All classes are held in the Matheson Courthouse in Salt Lake City.
To register for these free classes call 801-238-7990 or email firstname.lastname@example.org.
If you suspect you are the victim of bankruptcy or foreclosure fraud, you can report the suspected business or person to the Executive Office for U.S. Trustees.
For suspected bankruptcy fraud cases, the U.S. Trustee Program requests that you provide as much information as possible, including:
"* Name and address of the person or business you are reporting.
* The name of the bankruptcy case, case number, and the location of where the case was filed.
* Any identifying information you may have regarding the individual or the business.
* A brief description of the alleged fraud, including how you became aware of the fraud and when the fraud took place. Please include all supporting documentation.
* Identify the type of asset that was concealed and its estimated dollar value, or the amount of any unreported income, undervalued asset, or other omitted asset or claim.
* Your name, address, telephone number, and email address. You are not required to identify yourself, though it is often helpful to do so if questions arise."
Additionally, the U.S. Trustee Program warns people faced with foreclosure to proceed carefully if a person or business:
"* Calls itself a "mortgage consultant," "foreclosure service," or similar name.
* Contacts or advertises to people whose homes are listed for foreclosure.
* Collects a fee before it provides services to you.
* Tells you to make your home mortgage payments directly to the individual or company.
* Tells you to transfer your property deed or title to the individual or company."
For more information and to report suspicions of fraud, contact the local U.S. Trustee office by phone at 801-524-5734 or by email.
The wireless password for the week of August 17, 2009 is zebra.
The library has received Supreme Court briefs for appeals and petitions filed in 2007. The docket numbers range from 20070009 to 20071015 (list not inclusive).
If you're looking for a specific brief, contact the library by phone (801-238-7990) or email to make sure we have it. If you can't come in to make copies yourself, we offer a document delivery service for 25¢ per page and we'll scan the briefs and email them to you.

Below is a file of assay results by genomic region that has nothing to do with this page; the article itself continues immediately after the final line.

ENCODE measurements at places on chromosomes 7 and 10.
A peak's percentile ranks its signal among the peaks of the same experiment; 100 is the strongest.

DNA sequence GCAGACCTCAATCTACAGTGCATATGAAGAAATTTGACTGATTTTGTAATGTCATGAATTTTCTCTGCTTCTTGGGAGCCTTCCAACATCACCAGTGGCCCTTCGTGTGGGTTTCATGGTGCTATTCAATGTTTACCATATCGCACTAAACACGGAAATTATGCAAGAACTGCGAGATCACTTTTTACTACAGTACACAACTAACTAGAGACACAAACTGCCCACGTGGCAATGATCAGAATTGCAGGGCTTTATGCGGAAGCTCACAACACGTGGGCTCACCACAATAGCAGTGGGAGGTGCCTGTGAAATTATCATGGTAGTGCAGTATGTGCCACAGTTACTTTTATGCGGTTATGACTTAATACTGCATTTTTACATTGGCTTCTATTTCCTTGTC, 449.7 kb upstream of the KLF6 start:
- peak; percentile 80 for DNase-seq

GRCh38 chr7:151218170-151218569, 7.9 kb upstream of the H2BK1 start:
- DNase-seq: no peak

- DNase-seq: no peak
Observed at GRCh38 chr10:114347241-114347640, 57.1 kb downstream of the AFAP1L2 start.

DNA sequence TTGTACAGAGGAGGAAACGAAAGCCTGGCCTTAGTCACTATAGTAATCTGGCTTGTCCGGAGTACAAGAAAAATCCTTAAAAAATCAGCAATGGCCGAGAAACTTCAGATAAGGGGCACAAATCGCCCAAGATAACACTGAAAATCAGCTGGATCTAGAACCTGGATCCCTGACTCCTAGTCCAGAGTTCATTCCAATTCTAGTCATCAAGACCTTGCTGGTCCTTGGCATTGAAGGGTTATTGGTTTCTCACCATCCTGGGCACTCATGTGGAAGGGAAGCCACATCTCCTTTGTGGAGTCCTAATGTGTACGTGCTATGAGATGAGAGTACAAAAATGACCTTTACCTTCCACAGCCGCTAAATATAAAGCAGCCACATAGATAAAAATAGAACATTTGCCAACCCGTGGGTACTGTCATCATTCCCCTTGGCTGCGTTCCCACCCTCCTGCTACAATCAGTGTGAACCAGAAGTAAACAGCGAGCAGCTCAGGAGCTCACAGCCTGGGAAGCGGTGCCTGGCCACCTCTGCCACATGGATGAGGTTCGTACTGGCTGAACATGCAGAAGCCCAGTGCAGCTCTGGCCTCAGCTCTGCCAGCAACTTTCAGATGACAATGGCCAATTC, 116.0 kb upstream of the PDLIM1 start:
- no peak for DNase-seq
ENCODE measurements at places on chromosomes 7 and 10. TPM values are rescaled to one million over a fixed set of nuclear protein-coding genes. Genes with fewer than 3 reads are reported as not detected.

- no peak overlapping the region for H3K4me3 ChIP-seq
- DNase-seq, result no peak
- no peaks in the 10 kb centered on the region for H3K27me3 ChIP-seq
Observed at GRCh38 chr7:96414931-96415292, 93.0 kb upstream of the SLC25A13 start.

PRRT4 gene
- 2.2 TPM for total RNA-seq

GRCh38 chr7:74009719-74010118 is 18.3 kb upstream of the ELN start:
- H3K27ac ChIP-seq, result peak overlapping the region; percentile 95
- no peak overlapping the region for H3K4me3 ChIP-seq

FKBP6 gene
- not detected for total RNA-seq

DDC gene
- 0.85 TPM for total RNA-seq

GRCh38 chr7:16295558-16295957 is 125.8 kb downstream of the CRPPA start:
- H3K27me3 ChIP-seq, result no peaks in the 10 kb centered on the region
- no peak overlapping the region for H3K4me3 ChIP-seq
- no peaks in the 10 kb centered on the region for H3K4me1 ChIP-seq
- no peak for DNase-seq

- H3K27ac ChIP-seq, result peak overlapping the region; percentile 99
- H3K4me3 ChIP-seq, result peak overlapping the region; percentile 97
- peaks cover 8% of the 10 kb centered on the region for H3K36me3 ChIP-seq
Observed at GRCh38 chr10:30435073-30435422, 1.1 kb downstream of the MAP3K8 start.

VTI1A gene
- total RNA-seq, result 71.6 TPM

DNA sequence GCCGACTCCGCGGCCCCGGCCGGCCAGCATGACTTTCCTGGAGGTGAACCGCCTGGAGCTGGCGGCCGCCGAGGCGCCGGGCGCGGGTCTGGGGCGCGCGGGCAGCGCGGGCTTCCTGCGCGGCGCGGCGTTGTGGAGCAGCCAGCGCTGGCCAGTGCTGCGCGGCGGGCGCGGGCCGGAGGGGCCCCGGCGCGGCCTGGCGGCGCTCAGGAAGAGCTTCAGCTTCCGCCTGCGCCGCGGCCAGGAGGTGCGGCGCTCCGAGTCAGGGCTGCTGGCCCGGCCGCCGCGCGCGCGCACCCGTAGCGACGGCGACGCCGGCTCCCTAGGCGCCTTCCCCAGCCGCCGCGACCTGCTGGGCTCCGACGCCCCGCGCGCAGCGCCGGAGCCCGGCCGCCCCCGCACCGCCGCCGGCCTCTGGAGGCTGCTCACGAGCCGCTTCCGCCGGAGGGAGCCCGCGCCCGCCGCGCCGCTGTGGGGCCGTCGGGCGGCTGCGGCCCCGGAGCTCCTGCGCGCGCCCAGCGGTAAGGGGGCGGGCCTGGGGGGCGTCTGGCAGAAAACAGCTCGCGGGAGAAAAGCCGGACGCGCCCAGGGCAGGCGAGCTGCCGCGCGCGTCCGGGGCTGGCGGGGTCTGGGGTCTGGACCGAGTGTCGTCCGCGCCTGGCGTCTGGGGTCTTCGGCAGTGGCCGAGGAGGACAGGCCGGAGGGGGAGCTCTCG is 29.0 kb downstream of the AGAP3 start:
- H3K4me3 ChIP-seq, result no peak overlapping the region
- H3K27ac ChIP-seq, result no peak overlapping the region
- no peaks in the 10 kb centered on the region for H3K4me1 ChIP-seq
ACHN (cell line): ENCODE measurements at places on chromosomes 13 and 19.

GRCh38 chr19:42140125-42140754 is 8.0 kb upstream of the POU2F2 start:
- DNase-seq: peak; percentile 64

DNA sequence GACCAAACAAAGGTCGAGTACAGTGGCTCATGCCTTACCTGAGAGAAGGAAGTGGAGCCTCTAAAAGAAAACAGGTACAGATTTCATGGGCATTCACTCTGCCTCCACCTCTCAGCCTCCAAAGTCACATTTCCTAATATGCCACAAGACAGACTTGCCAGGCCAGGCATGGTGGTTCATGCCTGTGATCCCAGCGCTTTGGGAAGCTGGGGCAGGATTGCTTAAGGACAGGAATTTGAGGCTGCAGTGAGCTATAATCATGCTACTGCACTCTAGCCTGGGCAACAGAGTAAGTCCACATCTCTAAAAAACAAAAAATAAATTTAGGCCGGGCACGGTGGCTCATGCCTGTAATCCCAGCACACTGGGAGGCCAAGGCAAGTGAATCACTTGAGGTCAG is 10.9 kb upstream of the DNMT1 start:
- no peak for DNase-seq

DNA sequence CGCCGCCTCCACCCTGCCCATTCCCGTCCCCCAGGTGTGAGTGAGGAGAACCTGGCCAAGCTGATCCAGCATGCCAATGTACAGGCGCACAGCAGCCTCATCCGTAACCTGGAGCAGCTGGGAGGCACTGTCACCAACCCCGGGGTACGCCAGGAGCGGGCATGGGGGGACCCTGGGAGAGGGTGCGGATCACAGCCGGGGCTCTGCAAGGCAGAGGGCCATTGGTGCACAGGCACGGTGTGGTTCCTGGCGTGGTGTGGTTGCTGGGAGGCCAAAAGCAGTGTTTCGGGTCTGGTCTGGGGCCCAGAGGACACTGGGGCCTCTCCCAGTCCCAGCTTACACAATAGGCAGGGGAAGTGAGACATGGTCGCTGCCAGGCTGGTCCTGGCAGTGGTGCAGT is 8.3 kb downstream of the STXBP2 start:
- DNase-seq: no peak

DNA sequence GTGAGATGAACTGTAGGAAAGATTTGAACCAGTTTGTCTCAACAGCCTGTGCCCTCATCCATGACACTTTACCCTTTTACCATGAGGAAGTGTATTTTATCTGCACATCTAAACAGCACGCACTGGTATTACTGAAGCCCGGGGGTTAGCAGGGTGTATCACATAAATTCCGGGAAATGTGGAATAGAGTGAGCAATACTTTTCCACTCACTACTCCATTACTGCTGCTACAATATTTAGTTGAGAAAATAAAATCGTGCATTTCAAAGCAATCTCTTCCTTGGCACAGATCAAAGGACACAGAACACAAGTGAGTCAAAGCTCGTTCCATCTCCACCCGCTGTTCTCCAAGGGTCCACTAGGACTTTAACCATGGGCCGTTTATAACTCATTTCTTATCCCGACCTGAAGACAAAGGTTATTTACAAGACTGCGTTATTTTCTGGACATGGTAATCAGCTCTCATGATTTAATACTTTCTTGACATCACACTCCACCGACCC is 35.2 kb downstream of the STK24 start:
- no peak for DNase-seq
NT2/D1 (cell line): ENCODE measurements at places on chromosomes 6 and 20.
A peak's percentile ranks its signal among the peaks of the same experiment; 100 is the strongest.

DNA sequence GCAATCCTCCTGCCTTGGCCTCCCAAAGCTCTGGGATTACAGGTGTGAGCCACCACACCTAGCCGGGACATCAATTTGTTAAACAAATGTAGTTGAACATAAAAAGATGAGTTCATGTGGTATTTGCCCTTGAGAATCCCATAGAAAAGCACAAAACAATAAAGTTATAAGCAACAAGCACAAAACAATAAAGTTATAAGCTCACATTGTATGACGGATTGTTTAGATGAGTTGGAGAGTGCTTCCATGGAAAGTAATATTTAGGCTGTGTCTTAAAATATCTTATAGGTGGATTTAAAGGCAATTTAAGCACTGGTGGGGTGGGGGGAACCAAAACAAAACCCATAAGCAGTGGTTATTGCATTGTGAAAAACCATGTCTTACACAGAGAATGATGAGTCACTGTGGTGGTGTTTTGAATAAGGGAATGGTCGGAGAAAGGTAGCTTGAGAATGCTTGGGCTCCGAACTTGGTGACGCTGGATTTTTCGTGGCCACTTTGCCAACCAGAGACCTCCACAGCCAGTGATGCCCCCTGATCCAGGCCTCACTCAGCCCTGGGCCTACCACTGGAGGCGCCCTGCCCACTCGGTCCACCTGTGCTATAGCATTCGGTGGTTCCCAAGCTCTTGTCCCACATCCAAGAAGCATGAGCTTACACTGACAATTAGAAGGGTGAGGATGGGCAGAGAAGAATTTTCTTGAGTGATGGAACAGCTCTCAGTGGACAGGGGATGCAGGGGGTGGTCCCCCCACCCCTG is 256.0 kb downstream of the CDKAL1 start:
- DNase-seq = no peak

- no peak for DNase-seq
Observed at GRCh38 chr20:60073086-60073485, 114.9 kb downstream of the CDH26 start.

If you're in the Salt Lake City area, the AAA Fair Credit Foundation is offering a free seminar on Avoiding Predatory Lending Products on Wednesday, August 19th, from 6:00 to 7:00 p.m. It will be held at the Foundation's office at 230 West 200 South, Suite 3104. The class will teach how to identify and avoid predatory lending products.
Space is limited and registration is required. Visit the event registration page to reserve your spot for this class. The Foundation updates an online calendar of events, so keep your eye on this page for future class dates and times.
Utah has a new governor: Gary R. Herbert was sworn in yesterday (8/11), replacing Gov. Jon Huntsman, who resigned office to become U.S. Ambassador to China.
If you are looking for information about the new governor or other new offices, check out these new websites:
* The Governor's website at http://www.utah.gov/governor/index.html
* The Lt. Governor's website at http://www.utah.gov/ltgovernor/
* The First Lady's website at at http://firstlady.utah.gov/.
If you're interested in Ambassador Huntsman's work in China, check out the U.S. Department of State's website on China.
Ever wonder what the National Labor Relations Board does? It's the federal agency that handles disputes related to the National Labor Relations Act, including the rights of both employers and employees. You can learn about workplace rights, case procedures, and file a complaint or petition against an employer or union online.